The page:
Scales

Yes, I know they can be more boring than watching a politician talking about Brexit – but they are important. And they do their job well.  So yes, you do need to do them!

Klose

Hyacinthe Klose’s Complete Method for Clarinet is considered by many to be the ‘clarinettists bible’. It’s heavy, but it contains all you need from the basics to the most advanced exercises, studies, duets and orchestral excerpts.

Jean Jean

Some clarinettists groan when they think back on practising Vade-Mecum finger etudes, but they are a great set of exercises for working on hand position and dexterity. And for those very brave clarinettists, he wrote some challenging etudes for advanced clarinettists! 

Rose

Cyrill Rose actually studied the clarinet with Klose and taught Jean Jean. He also composed sets of etudes and studies for clarinet. Not only are these beautiful, but each one targets a specific technical difficulty as a clarinettist.  You really can’t beat them!

Clarinet Practice Bonus Tips

1. Separate your fingers and air

Playing a difficult passage without breaking things down can seem like rubbing your tummy and patting your head at the same time. By jumping straight into playing, you’re confusing your brain. You’ll make mistakes, and your learning will be slow and inefficient.

Be kind to your brain! It’s your friend.

Work on your air and fingers separately. First, finger the passage on the clarinet without playing anything. Then, try the passage with air and fingers but without making a sound on the clarinet. It’ll sound a bit like you’re whispering into the clarinet. This will help you coordinate your air with your fingers. 

And here’s the bonus tip- see if you can finger the passage on the instrument with your eyes closed. By building up your muscle memory, you won’t have to think about what you are doing with your fingers and you can focus on making a beautiful sound.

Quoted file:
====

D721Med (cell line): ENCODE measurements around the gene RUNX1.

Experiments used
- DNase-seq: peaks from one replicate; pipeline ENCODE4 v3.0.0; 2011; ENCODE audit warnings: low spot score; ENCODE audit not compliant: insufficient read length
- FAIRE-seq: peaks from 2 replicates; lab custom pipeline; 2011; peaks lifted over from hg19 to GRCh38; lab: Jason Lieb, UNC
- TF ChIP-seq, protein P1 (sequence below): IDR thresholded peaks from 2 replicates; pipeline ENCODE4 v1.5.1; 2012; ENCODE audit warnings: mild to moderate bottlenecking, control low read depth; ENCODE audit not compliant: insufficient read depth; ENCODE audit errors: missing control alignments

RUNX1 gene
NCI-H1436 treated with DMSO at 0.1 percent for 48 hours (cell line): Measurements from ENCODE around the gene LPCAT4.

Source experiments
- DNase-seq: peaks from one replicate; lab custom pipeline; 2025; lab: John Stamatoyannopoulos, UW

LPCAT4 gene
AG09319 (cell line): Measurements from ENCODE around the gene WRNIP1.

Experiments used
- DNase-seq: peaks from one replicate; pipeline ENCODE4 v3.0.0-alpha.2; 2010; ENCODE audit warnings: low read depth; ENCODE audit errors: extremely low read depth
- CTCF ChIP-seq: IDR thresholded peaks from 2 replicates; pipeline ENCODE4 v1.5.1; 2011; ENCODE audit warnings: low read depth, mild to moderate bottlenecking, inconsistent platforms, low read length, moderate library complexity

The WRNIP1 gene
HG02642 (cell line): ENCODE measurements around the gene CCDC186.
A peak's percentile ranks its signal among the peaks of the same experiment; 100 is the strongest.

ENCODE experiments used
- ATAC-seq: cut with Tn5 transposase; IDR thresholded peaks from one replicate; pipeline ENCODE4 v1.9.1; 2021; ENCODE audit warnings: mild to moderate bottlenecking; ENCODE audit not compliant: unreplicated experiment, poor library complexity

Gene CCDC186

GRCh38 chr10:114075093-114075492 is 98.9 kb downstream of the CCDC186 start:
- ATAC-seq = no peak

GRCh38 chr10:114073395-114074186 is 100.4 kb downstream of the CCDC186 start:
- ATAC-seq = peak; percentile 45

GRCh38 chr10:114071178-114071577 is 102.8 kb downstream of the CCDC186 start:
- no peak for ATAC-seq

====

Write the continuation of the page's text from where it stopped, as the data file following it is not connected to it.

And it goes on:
So finally, combine your fingers and air- slowly at first, then increase speed. Now celebrate with a bowl of ice cream (again)…

2. Practice slurred passages tongued, and vice versa

Ever played a difficult passage and your fingers felt like they were on a runaway train? Sometimes it’s hard to slow down our fingers when things get tricky. 

Let’s slow things down and tongue every single note of the passage. Start slow and gradually speed up the tempo. Now, slur the passage and notice how much cleaner your finger technique is! 

The great thing about this exercise is that it works the other way around. Having trouble with a fast articulated passage? Try slurring the passage, making sure your fingers are moving evenly. Now build up the tempo and finally, add the tongue.

3. Maintain Your Neurons!

The brain learns whenever you choose to do new things. It produces a neuron, similar to a little branch of a tree. Anytime you repeat precisely the same thing, with absolutely no differentiation, that branch gets a little more robust. If you do the task enough times, in precisely the same way, that branch becomes a strong arm. This is basically the point where your body and mind can accomplish a thing ‘without thinking about it’.

Alternatively, whenever you change something, a completely new branch is established. If you play the very same passage of music 4 times, and each time you start using a different fingering or are not completely consistent, you’re developing four branches.

So is that a concern? Absolutely! A branch is a choice. Whenever you come to a performance and get to the relevant segment, if your brain has a choice of various different neurons to select from, it can select the wrong one. It may select the one that has a blunder inside it. For once, the choice isn’t a good thing. When you have just one single neuron that is definitely accurate, the brain has no choice – it provides just one choice – the best one.

To become consistently accurate from the 1st time of performing something. Understand stuff at a speed it is possible to perform well. And focus on your neurons!

4. Recommended Reading

Here are some great books that really helped me when I was starting out and I regularly recommend them to students to this day.

Music Practice: The Musician’s Guide to Practicing and Mastering your Instrument like a professional

The Practice of Practice

I also highly recommend you include How to Read Music in 30 Days in your must-read list. If haven’t already read our guide on How To Read Sheet Music, then do check that out as well.

piano practice tips

Clarinet Practice - Summary

If you’ve learnt one thing from all the above, it has to be the following:

Don’t leave practice to chance. Structure it. Be conscious and never go on ‘auto-pilot’. Shorter is absolutely sweeter.  Print off the list and read it at the start of every week.  And above all, keep a good stock of ice cream in the freezer…